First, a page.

Sci. Signal., 1 September 2009
Development Refining Signaling Domains
Annalisa M. VanHook
Science Signaling, AAAS, Washington, DC 20005, USA
Cilia are required for Hedgehog (Hh) signaling in the mouse but not in the fruit fly, and it has been suggested that Wnt signaling in the mouse may also require cilia. The requirement for cilia in Hh and Wnt signaling in zebrafish has been unclear because mutants lacking zygotically contributed cilia components transiently produce cilia in the early embryo, presumably due to the persistence of maternally contributed cilia components. Huang and Schier addressed this question by examining Hh and Wnt signaling in MZovl embryos, which lack both maternal and zygotic oval, the gene that encodes Ift88, an intraflagellar transport protein required for cilia formation. By morphological and immunohistochemical criteria, MZovl embryos lacked cilia in all cell types at all stages of development and showed developmental defects similar to those of Hh signaling mutants. The MZovl phenotype was not consistent with defects in either canonical or noncanonical Wnt signaling, and expression of Wnt target genes in MZovl embryos was normal. RNA in situ analysis indicated that the abundance of transcripts from Hh-activated target genes was reduced in MZovl embryos but that the spatial domains in which they were expressed were expanded. Expression of cell fate markers indicated that neural and muscle cell types specified in regions with relatively high Hh signaling were lost in MZovl embryos, whereas cell types specified in regions with relatively low Hh signaling occupied an expanded area. Whereas Hh signaling is severely reduced or absent in mouse embryos lacking cilia, spatially restricted domains of high Hh signaling were lost and replaced by diffuse domains of lower Hh signaling in fish embryos lacking cilia. The authors attribute the differences between the requirements for cilia in Hh signaling in mouse and fish to differences in the regulation of Gli transcription factors, the activities of which are modulated by Hh signaling. These findings, together with reports using frog and chick models, imply that the requirement for cilia in Hh signaling upstream of the Gli transcription factors is conserved throughout the vertebrates but that loss of cilia can affect Hh signaling differently in different species.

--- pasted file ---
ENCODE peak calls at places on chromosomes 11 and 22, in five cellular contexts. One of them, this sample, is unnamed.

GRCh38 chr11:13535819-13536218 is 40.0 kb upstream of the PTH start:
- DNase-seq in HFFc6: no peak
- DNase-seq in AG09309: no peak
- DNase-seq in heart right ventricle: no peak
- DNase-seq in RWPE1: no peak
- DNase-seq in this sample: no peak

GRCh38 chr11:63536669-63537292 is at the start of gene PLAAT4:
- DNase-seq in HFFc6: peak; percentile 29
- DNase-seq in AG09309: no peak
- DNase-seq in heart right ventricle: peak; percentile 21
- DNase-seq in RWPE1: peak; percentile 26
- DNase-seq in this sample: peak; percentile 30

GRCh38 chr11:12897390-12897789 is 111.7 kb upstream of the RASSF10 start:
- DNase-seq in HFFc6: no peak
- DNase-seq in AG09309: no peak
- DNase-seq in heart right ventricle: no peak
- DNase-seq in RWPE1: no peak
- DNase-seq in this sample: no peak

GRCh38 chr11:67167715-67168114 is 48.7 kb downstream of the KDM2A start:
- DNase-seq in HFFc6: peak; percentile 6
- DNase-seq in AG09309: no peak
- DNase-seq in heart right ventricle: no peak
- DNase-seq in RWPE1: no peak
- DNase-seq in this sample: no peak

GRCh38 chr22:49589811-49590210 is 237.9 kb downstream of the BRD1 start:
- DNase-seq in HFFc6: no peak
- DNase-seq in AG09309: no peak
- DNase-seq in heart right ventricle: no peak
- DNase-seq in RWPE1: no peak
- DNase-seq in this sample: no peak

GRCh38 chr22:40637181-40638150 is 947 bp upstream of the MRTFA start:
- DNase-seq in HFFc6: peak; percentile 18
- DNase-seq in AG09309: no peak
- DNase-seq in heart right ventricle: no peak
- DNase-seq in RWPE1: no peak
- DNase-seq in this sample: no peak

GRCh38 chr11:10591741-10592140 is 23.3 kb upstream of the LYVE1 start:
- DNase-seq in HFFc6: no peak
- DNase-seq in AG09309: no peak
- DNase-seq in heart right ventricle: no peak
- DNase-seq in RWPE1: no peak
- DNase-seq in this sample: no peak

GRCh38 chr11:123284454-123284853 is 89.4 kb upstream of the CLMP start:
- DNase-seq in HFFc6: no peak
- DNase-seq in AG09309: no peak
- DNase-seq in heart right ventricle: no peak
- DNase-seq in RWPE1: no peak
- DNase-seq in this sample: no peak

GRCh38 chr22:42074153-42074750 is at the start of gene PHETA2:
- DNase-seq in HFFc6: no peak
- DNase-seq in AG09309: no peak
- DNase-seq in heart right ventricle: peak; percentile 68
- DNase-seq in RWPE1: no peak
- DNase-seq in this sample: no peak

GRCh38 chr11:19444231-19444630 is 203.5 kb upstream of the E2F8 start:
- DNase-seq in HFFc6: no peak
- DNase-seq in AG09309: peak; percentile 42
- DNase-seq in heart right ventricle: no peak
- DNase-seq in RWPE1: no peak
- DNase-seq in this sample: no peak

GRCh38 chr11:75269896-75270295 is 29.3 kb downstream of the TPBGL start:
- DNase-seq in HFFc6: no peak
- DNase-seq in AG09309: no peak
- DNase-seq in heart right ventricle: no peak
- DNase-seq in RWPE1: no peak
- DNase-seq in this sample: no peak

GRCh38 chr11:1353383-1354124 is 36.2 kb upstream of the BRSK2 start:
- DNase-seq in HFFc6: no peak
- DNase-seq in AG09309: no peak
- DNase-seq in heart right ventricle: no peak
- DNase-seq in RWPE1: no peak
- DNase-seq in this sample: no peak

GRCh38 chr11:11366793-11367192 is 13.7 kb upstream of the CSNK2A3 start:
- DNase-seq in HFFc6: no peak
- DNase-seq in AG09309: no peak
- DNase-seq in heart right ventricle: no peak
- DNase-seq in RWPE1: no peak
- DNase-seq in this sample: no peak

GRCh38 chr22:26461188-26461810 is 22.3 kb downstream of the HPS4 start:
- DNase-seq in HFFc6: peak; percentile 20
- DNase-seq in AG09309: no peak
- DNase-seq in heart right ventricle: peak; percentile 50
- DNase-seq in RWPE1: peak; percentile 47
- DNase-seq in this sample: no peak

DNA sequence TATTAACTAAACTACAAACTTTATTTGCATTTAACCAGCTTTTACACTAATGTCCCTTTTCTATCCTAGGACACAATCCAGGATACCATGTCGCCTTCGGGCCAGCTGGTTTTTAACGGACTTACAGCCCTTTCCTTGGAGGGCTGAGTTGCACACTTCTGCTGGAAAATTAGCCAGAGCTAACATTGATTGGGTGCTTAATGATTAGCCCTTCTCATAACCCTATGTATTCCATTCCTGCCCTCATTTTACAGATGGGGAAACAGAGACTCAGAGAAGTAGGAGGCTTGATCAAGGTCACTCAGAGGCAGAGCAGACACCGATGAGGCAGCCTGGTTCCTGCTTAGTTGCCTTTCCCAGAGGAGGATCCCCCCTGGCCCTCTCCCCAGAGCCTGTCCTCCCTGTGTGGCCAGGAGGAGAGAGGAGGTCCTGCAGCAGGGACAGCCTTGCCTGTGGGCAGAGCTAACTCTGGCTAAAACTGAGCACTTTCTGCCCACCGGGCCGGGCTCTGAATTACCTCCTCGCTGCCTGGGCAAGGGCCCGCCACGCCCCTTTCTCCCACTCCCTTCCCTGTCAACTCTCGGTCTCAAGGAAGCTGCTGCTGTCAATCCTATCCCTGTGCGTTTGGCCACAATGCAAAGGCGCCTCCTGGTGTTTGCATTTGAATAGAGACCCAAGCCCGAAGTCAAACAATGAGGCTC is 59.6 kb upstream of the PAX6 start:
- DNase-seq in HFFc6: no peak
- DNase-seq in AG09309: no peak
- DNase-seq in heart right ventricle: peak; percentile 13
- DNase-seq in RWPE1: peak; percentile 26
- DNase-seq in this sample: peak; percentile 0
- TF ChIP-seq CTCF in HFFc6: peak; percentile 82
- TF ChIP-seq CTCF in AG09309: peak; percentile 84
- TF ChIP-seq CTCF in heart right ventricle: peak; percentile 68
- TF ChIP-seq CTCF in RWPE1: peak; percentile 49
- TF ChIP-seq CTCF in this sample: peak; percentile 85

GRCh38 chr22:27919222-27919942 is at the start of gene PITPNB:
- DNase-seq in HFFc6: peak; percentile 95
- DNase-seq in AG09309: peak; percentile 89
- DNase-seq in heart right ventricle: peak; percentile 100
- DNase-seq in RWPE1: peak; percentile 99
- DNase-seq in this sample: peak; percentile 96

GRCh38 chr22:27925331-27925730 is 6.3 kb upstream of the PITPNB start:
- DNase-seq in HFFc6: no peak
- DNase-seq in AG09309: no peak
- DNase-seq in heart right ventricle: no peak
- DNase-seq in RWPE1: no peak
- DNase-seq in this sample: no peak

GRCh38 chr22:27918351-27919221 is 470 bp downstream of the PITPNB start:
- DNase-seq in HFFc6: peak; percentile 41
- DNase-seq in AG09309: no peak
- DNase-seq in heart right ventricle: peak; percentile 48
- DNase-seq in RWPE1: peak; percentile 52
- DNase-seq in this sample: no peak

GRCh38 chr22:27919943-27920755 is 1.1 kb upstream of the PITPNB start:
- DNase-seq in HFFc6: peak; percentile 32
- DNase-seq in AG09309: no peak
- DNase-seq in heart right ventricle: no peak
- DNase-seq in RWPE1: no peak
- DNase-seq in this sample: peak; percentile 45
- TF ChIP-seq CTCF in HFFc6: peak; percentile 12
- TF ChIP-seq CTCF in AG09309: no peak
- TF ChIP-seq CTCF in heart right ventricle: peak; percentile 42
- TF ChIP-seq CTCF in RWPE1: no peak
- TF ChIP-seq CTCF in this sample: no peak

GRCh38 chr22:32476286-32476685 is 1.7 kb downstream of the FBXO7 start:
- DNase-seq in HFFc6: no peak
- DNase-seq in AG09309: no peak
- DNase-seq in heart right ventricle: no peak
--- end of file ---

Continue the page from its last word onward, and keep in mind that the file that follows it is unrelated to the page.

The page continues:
Citation: A. M. VanHook, Refining Signaling Domains. Sci. Signal. 2, ec290 (2009).
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